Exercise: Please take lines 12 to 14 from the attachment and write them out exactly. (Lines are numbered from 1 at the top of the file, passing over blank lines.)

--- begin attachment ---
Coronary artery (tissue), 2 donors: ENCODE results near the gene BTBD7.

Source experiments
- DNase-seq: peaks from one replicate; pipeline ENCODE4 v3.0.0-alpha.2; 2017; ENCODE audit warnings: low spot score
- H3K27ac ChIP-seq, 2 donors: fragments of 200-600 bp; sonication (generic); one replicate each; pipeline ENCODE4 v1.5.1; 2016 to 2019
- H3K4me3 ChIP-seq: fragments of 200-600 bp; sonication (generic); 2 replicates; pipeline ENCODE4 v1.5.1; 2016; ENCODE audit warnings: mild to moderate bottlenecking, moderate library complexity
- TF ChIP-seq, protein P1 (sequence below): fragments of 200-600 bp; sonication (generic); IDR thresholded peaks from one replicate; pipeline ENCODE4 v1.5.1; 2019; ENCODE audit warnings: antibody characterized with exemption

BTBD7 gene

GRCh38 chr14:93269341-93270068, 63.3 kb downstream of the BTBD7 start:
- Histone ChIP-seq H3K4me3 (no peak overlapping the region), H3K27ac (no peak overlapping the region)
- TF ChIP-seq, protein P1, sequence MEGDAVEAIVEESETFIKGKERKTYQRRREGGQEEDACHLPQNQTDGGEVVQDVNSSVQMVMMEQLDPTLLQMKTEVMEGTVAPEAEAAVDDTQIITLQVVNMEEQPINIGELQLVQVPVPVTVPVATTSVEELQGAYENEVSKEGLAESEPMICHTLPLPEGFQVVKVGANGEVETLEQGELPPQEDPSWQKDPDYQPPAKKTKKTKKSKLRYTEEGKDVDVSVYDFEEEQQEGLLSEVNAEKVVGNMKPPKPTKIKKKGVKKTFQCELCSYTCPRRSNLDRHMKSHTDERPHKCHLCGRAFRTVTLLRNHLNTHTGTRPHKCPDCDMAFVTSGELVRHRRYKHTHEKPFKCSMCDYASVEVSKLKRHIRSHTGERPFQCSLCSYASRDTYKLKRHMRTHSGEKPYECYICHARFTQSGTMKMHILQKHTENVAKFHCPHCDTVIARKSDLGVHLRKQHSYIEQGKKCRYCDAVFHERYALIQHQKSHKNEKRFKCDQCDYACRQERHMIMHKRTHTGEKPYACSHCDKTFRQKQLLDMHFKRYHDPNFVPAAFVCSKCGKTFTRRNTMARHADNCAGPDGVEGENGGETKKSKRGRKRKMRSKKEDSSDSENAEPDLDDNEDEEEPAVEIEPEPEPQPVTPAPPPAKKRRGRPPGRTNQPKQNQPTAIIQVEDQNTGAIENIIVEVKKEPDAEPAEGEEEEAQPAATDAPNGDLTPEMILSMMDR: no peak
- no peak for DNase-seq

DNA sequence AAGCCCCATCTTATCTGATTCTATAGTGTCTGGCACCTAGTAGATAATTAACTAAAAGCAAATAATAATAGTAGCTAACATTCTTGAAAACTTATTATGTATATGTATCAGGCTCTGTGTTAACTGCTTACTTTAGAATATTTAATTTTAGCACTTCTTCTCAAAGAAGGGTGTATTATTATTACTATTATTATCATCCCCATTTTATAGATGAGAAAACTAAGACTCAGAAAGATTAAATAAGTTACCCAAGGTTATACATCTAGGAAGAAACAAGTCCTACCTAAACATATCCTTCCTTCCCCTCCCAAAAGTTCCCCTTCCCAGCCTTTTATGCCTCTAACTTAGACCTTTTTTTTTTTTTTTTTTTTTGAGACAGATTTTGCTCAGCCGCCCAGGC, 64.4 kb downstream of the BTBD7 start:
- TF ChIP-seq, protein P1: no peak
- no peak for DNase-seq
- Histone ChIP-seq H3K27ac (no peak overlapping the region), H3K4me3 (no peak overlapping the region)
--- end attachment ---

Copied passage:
DNA sequence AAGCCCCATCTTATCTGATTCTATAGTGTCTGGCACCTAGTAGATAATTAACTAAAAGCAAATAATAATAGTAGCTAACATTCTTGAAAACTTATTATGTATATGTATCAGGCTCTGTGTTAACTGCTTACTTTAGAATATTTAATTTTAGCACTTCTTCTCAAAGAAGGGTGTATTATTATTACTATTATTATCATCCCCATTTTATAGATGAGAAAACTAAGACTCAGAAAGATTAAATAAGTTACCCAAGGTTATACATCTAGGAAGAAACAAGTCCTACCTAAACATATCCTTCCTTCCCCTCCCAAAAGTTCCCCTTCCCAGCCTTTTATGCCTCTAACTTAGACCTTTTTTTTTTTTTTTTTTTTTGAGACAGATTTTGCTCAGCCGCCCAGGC, 64.4 kb downstream of the BTBD7 start:
- TF ChIP-seq, protein P1: no peak
- no peak for DNase-seq